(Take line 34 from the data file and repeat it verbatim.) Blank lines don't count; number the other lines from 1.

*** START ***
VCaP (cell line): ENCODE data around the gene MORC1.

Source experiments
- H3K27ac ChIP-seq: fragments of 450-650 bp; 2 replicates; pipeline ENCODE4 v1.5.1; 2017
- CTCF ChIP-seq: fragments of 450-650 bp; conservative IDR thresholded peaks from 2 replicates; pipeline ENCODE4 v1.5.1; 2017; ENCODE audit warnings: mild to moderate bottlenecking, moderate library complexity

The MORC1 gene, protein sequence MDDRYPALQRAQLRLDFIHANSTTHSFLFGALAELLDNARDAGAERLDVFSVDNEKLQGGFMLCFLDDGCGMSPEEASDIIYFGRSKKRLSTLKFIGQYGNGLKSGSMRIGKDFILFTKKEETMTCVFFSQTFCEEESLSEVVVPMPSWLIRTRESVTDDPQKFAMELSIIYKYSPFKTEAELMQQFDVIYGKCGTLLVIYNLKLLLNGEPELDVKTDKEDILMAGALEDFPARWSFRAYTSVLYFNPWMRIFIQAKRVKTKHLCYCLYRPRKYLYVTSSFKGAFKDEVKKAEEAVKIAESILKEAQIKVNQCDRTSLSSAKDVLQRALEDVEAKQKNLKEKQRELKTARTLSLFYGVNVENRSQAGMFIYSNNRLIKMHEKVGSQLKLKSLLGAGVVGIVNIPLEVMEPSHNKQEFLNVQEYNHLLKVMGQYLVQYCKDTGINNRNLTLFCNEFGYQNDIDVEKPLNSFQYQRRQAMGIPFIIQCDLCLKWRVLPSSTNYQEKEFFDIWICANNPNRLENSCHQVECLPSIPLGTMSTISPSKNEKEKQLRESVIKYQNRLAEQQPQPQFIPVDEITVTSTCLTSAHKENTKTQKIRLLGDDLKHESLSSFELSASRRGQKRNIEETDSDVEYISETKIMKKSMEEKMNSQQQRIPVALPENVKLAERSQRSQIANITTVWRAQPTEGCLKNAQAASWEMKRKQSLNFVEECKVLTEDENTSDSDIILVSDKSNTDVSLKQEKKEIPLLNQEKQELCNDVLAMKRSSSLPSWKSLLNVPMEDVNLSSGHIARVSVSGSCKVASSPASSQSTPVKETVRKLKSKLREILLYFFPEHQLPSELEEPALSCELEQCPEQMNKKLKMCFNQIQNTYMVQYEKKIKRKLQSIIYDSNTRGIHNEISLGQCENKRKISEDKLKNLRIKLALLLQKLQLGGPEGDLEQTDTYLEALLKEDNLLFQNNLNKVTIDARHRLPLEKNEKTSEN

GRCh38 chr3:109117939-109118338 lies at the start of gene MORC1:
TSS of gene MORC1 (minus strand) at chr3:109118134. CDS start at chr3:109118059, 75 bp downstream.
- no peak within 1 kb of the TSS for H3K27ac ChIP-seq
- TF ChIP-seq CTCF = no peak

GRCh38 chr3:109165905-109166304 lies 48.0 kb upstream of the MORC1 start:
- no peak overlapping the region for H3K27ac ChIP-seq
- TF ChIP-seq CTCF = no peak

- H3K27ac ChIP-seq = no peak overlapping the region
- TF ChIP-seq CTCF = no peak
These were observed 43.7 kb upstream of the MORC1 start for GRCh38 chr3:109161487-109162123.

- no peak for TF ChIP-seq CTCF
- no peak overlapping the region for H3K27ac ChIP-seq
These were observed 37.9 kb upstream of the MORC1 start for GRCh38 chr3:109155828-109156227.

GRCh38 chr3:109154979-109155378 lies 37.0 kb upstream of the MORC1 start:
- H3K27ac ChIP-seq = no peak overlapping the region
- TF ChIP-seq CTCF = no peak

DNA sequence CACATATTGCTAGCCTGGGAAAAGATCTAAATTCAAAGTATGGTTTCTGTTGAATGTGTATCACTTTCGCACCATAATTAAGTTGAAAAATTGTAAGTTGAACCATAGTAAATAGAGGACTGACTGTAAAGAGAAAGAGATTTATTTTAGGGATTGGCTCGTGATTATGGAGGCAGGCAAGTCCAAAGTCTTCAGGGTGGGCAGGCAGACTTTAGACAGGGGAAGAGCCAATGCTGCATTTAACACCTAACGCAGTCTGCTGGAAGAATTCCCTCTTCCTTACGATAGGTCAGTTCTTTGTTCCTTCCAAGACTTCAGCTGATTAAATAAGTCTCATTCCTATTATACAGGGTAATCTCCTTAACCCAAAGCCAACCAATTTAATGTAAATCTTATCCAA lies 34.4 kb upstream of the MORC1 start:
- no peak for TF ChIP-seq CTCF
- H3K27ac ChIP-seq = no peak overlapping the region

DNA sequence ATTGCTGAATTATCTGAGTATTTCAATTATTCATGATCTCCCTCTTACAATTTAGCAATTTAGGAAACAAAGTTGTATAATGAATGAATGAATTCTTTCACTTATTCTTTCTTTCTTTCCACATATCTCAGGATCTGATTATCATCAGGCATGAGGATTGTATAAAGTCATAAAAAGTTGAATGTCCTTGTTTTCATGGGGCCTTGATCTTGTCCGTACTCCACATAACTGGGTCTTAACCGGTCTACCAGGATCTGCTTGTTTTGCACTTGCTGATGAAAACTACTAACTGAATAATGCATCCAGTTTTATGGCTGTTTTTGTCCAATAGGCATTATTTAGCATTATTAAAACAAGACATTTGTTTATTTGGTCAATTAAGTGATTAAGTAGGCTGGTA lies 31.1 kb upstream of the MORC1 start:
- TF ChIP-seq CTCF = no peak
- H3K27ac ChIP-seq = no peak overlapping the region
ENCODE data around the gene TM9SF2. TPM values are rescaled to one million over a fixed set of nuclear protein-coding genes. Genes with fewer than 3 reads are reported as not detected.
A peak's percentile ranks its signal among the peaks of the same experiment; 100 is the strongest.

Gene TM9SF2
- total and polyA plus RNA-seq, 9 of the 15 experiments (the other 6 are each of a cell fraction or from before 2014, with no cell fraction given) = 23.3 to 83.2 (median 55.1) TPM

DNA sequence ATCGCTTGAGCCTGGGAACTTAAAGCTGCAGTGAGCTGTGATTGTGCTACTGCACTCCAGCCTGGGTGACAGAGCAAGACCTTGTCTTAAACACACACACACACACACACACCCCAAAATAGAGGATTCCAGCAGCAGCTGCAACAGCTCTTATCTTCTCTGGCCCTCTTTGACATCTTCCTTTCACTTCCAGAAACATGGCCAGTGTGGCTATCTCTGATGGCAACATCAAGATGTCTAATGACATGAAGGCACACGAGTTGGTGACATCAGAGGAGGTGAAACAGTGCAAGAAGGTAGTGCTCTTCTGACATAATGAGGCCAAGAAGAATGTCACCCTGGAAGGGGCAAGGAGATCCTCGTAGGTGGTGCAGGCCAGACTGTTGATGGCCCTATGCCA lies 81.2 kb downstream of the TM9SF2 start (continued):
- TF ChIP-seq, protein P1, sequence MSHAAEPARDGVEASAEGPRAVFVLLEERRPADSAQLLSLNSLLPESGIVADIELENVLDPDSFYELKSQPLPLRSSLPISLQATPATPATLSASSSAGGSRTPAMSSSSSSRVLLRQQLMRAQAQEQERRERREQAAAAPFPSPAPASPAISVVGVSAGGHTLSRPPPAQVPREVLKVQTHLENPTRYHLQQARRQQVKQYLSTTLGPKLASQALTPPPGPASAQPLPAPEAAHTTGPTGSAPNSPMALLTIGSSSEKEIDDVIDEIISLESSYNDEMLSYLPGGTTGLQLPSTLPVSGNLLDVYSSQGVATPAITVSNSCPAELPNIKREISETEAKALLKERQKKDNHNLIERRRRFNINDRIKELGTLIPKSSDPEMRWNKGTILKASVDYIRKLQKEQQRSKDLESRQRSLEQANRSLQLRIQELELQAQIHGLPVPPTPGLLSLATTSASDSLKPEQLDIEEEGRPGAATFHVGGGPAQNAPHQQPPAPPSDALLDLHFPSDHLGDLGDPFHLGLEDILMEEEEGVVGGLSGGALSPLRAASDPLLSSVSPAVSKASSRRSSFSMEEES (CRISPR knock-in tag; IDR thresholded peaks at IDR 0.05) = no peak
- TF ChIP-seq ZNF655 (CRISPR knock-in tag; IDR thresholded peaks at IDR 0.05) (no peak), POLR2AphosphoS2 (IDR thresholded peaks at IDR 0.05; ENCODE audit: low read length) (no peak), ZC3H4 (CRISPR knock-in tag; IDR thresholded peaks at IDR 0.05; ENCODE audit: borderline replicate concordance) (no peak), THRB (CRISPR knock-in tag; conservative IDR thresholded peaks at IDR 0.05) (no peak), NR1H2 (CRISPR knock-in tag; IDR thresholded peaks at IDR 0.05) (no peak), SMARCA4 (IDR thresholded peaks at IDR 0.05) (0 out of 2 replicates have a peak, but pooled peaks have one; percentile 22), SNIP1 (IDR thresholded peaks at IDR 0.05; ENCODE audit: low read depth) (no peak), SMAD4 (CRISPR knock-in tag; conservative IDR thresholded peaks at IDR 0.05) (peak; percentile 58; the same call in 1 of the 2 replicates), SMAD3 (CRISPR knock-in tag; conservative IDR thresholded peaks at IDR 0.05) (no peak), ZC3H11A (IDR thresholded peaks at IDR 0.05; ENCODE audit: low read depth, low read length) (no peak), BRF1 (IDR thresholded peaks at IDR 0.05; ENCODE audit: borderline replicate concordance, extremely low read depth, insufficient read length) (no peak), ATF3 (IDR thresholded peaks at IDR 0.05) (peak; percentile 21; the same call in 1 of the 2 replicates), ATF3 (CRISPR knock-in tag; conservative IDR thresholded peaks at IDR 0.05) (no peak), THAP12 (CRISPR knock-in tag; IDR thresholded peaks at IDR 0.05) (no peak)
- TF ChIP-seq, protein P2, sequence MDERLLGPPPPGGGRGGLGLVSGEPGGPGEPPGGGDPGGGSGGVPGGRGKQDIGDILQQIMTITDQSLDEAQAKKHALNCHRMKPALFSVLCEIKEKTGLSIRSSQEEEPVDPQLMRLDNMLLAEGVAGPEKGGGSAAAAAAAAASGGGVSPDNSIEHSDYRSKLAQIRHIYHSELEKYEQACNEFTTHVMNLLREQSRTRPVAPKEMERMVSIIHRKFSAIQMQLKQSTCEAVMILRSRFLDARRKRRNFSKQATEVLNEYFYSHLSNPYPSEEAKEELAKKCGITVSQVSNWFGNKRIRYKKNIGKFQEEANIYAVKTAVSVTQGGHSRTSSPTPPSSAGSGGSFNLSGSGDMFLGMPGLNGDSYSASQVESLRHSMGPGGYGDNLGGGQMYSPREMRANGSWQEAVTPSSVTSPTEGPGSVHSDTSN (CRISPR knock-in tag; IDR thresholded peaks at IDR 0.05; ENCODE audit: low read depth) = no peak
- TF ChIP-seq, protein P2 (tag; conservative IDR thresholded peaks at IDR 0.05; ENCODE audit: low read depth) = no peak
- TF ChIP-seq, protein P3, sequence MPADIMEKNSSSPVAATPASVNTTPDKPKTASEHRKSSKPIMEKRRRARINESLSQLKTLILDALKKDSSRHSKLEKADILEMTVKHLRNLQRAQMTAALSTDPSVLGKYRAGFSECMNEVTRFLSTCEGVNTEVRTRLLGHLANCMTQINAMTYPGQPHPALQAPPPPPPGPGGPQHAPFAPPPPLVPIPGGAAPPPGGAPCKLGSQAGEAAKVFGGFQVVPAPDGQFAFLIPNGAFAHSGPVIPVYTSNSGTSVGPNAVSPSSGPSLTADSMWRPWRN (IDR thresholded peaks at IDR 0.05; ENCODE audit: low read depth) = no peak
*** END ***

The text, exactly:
- TF ChIP-seq ZNF655 (CRISPR knock-in tag; IDR thresholded peaks at IDR 0.05) (no peak), POLR2AphosphoS2 (IDR thresholded peaks at IDR 0.05; ENCODE audit: low read length) (no peak), ZC3H4 (CRISPR knock-in tag; IDR thresholded peaks at IDR 0.05; ENCODE audit: borderline replicate concordance) (no peak), THRB (CRISPR knock-in tag; conservative IDR thresholded peaks at IDR 0.05) (no peak), NR1H2 (CRISPR knock-in tag; IDR thresholded peaks at IDR 0.05) (no peak), SMARCA4 (IDR thresholded peaks at IDR 0.05) (0 out of 2 replicates have a peak, but pooled peaks have one; percentile 22), SNIP1 (IDR thresholded peaks at IDR 0.05; ENCODE audit: low read depth) (no peak), SMAD4 (CRISPR knock-in tag; conservative IDR thresholded peaks at IDR 0.05) (peak; percentile 58; the same call in 1 of the 2 replicates), SMAD3 (CRISPR knock-in tag; conservative IDR thresholded peaks at IDR 0.05) (no peak), ZC3H11A (IDR thresholded peaks at IDR 0.05; ENCODE audit: low read depth, low read length) (no peak), BRF1 (IDR thresholded peaks at IDR 0.05; ENCODE audit: borderline replicate concordance, extremely low read depth, insufficient read length) (no peak), ATF3 (IDR thresholded peaks at IDR 0.05) (peak; percentile 21; the same call in 1 of the 2 replicates), ATF3 (CRISPR knock-in tag; conservative IDR thresholded peaks at IDR 0.05) (no peak), THAP12 (CRISPR knock-in tag; IDR thresholded peaks at IDR 0.05) (no peak)